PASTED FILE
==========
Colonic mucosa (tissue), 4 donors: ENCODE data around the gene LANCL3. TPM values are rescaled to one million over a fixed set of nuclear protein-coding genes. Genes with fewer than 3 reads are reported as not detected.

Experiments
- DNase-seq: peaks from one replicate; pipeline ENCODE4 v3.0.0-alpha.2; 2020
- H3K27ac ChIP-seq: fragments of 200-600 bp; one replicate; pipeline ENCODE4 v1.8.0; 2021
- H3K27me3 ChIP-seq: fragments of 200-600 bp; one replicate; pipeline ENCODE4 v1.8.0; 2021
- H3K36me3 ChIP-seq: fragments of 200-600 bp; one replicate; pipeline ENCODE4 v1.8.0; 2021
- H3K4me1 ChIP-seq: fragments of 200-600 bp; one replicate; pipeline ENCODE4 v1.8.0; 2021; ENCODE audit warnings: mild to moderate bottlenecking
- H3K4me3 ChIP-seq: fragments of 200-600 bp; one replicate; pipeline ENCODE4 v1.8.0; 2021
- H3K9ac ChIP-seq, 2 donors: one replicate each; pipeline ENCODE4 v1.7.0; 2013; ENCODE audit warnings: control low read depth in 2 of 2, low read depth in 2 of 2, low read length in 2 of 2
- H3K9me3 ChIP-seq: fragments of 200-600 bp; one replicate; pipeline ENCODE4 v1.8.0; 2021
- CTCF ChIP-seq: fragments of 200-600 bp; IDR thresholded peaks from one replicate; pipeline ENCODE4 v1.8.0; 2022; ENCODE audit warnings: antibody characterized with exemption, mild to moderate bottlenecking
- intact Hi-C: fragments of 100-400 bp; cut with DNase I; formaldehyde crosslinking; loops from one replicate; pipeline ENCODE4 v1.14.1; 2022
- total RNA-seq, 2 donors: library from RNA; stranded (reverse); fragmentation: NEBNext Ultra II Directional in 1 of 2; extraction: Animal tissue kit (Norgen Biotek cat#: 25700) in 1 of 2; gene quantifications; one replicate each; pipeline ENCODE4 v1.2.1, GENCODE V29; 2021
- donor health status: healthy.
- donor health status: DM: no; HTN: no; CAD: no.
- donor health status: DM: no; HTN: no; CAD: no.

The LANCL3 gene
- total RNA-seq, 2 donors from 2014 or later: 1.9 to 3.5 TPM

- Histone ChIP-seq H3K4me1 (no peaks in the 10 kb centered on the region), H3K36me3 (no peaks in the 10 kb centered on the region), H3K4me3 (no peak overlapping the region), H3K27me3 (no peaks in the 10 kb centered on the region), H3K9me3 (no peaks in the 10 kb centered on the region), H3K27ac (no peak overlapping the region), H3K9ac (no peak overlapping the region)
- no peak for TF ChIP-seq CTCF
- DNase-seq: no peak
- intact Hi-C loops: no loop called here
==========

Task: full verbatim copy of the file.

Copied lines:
Colonic mucosa (tissue), 4 donors: ENCODE data around the gene LANCL3. TPM values are rescaled to one million over a fixed set of nuclear protein-coding genes. Genes with fewer than 3 reads are reported as not detected.

Experiments
- DNase-seq: peaks from one replicate; pipeline ENCODE4 v3.0.0-alpha.2; 2020
- H3K27ac ChIP-seq: fragments of 200-600 bp; one replicate; pipeline ENCODE4 v1.8.0; 2021
- H3K27me3 ChIP-seq: fragments of 200-600 bp; one replicate; pipeline ENCODE4 v1.8.0; 2021
- H3K36me3 ChIP-seq: fragments of 200-600 bp; one replicate; pipeline ENCODE4 v1.8.0; 2021
- H3K4me1 ChIP-seq: fragments of 200-600 bp; one replicate; pipeline ENCODE4 v1.8.0; 2021; ENCODE audit warnings: mild to moderate bottlenecking
- H3K4me3 ChIP-seq: fragments of 200-600 bp; one replicate; pipeline ENCODE4 v1.8.0; 2021
- H3K9ac ChIP-seq, 2 donors: one replicate each; pipeline ENCODE4 v1.7.0; 2013; ENCODE audit warnings: control low read depth in 2 of 2, low read depth in 2 of 2, low read length in 2 of 2
- H3K9me3 ChIP-seq: fragments of 200-600 bp; one replicate; pipeline ENCODE4 v1.8.0; 2021
- CTCF ChIP-seq: fragments of 200-600 bp; IDR thresholded peaks from one replicate; pipeline ENCODE4 v1.8.0; 2022; ENCODE audit warnings: antibody characterized with exemption, mild to moderate bottlenecking
- intact Hi-C: fragments of 100-400 bp; cut with DNase I; formaldehyde crosslinking; loops from one replicate; pipeline ENCODE4 v1.14.1; 2022
- total RNA-seq, 2 donors: library from RNA; stranded (reverse); fragmentation: NEBNext Ultra II Directional in 1 of 2; extraction: Animal tissue kit (Norgen Biotek cat#: 25700) in 1 of 2; gene quantifications; one replicate each; pipeline ENCODE4 v1.2.1, GENCODE V29; 2021
- donor health status: healthy.
- donor health status: DM: no; HTN: no; CAD: no.
- donor health status: DM: no; HTN: no; CAD: no.

The LANCL3 gene
- total RNA-seq, 2 donors from 2014 or later: 1.9 to 3.5 TPM

- Histone ChIP-seq H3K4me1 (no peaks in the 10 kb centered on the region), H3K36me3 (no peaks in the 10 kb centered on the region), H3K4me3 (no peak overlapping the region), H3K27me3 (no peaks in the 10 kb centered on the region), H3K9me3 (no peaks in the 10 kb centered on the region), H3K27ac (no peak overlapping the region), H3K9ac (no peak overlapping the region)
- no peak for TF ChIP-seq CTCF
- DNase-seq: no peak
- intact Hi-C loops: no loop called here